Preventing gender-based violence will help women, girls and countries thrive
The World Bank Group (WBG) will invest a minimum of $3.5 million over five years in innovations designed to prevent and respond to GBV
Ten teams were recently awarded a total of $1.1 million to support innovations in gender-based violence (GBV) in low and middle income countries
Winning proposals include research on sexual harassment on college campuses and community-led prevention projects
WASHINGTON, May 18, 2017 – The World Bank Group has renewed its commitment to preventing violence against women and girls, investing a minimum of $3.5 million over five years in innovations designed to prevent and respond to gender-based violence (GBV).
World Bank Group President Jim Yong Kim made the announcement at the Innovations to Prevent Gender-Based Violence awards ceremony during the WBG-IMF Spring Meetings. In partnership with the Sexual Violence Research Initiative, 10 teams were awarded a total of $1.1 million to support their GBV prevention and response projects and research.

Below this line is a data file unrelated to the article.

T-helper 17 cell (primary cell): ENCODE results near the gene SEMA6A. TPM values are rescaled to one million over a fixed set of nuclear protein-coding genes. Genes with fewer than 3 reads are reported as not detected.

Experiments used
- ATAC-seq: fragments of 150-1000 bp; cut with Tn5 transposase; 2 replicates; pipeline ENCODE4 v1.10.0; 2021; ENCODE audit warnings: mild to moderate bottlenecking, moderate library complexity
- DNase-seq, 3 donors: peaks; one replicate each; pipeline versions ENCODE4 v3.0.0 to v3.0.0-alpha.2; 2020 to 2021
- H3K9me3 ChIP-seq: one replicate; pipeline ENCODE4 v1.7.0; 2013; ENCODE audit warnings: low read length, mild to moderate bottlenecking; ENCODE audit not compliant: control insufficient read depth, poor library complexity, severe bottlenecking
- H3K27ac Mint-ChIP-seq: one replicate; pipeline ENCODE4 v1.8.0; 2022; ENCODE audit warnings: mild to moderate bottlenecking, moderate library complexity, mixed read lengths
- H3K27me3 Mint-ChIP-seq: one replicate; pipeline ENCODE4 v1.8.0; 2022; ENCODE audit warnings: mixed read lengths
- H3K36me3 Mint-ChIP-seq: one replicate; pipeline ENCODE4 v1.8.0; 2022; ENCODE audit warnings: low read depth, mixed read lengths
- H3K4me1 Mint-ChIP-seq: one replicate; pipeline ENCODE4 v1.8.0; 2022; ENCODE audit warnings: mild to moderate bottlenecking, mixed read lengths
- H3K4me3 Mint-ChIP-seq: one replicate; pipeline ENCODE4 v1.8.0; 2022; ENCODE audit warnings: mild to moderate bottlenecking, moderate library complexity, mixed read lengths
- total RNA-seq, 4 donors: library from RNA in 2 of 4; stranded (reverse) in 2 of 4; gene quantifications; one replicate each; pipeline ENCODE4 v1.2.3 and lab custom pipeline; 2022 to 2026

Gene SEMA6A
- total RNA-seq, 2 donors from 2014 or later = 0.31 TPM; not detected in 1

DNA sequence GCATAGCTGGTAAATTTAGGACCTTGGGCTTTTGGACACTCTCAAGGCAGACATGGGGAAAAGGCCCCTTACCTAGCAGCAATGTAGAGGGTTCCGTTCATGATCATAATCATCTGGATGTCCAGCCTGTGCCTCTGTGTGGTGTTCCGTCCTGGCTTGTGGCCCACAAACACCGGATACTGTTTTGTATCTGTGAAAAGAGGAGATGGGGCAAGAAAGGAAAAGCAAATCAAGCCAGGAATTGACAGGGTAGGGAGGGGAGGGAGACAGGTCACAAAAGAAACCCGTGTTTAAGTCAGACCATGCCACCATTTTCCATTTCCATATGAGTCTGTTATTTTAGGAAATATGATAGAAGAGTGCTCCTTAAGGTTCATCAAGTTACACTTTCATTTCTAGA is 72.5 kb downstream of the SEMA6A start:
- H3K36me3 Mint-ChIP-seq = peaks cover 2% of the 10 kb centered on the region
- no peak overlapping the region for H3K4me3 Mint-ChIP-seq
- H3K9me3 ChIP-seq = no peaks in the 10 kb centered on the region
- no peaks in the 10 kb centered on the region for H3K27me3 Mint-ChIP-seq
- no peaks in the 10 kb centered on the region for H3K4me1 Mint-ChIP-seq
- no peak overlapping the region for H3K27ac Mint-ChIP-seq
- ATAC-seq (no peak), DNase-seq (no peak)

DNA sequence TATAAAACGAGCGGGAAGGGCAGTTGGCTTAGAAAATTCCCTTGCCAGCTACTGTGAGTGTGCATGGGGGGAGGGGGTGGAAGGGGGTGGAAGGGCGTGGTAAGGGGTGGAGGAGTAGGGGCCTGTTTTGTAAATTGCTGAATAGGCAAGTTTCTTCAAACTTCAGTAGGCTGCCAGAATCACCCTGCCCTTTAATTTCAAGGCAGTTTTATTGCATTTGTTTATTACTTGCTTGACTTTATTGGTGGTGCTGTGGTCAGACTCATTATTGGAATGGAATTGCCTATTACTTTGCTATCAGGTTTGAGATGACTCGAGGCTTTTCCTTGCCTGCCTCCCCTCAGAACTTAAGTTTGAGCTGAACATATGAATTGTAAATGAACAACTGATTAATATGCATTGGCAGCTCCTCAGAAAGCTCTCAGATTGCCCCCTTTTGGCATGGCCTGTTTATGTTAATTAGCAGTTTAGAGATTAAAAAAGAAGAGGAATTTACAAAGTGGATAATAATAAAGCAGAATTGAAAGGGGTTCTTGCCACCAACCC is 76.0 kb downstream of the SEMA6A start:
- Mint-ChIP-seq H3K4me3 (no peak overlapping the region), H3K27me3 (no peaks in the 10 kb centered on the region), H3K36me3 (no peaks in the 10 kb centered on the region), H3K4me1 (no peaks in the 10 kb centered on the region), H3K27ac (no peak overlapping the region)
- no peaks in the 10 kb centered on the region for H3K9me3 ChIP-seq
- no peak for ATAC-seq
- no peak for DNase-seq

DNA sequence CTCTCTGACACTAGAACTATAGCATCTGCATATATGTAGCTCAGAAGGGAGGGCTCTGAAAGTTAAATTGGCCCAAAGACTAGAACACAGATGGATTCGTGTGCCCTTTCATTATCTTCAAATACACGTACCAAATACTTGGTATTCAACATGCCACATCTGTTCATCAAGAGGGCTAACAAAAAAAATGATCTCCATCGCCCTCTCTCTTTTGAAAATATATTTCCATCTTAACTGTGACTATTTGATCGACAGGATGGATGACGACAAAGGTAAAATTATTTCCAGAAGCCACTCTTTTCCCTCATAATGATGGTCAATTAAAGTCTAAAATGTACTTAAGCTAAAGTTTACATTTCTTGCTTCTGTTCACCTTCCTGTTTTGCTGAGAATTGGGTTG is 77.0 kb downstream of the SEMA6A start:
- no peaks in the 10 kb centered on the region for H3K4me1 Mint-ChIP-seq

“We cannot stand by while so many women suffer harm that’s completely preventable, but this is also an issue that goes right to the heart of our goals to end extreme poverty and boost shared prosperity,” Kim said, noting that the epidemic can cost countries as much as 3.7% of gross domestic product (GDP). “The World Bank Group is committed to working tirelessly to help its client countries prevent gender-based violence.”
Using the Development Marketplace Crowdsourcing Method, Kim said the WBG is looking to the award winners’ research and tested projects to help advance that goal. The winning proposals include tackling sexual harassment on college campuses and on public transportation, addressing child marriage and an emerging form of GBV: cyber violence.